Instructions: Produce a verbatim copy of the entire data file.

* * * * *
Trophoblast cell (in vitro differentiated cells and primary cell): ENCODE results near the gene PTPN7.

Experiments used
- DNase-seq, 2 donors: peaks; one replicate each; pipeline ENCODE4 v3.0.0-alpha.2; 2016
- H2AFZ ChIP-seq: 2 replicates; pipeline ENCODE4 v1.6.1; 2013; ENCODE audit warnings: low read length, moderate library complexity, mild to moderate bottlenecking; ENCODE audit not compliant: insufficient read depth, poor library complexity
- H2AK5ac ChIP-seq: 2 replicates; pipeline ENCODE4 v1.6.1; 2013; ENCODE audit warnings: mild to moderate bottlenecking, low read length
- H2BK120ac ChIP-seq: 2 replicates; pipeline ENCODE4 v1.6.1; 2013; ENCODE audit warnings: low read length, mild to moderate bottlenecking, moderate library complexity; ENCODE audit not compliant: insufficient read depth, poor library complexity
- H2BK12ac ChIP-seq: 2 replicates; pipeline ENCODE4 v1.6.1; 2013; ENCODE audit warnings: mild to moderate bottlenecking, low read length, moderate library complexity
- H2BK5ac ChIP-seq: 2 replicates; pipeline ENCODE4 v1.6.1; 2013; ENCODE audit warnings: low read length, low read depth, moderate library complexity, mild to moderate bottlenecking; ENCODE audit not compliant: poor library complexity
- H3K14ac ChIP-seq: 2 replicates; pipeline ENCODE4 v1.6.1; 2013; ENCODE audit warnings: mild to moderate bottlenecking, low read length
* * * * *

Trophoblast cell (in vitro differentiated cells and primary cell): ENCODE results near the gene PTPN7.

Experiments used
- DNase-seq, 2 donors: peaks; one replicate each; pipeline ENCODE4 v3.0.0-alpha.2; 2016
- H2AFZ ChIP-seq: 2 replicates; pipeline ENCODE4 v1.6.1; 2013; ENCODE audit warnings: low read length, moderate library complexity, mild to moderate bottlenecking; ENCODE audit not compliant: insufficient read depth, poor library complexity
- H2AK5ac ChIP-seq: 2 replicates; pipeline ENCODE4 v1.6.1; 2013; ENCODE audit warnings: mild to moderate bottlenecking, low read length
- H2BK120ac ChIP-seq: 2 replicates; pipeline ENCODE4 v1.6.1; 2013; ENCODE audit warnings: low read length, mild to moderate bottlenecking, moderate library complexity; ENCODE audit not compliant: insufficient read depth, poor library complexity
- H2BK12ac ChIP-seq: 2 replicates; pipeline ENCODE4 v1.6.1; 2013; ENCODE audit warnings: mild to moderate bottlenecking, low read length, moderate library complexity
- H2BK5ac ChIP-seq: 2 replicates; pipeline ENCODE4 v1.6.1; 2013; ENCODE audit warnings: low read length, low read depth, moderate library complexity, mild to moderate bottlenecking; ENCODE audit not compliant: poor library complexity
- H3K14ac ChIP-seq: 2 replicates; pipeline ENCODE4 v1.6.1; 2013; ENCODE audit warnings: mild to moderate bottlenecking, low read length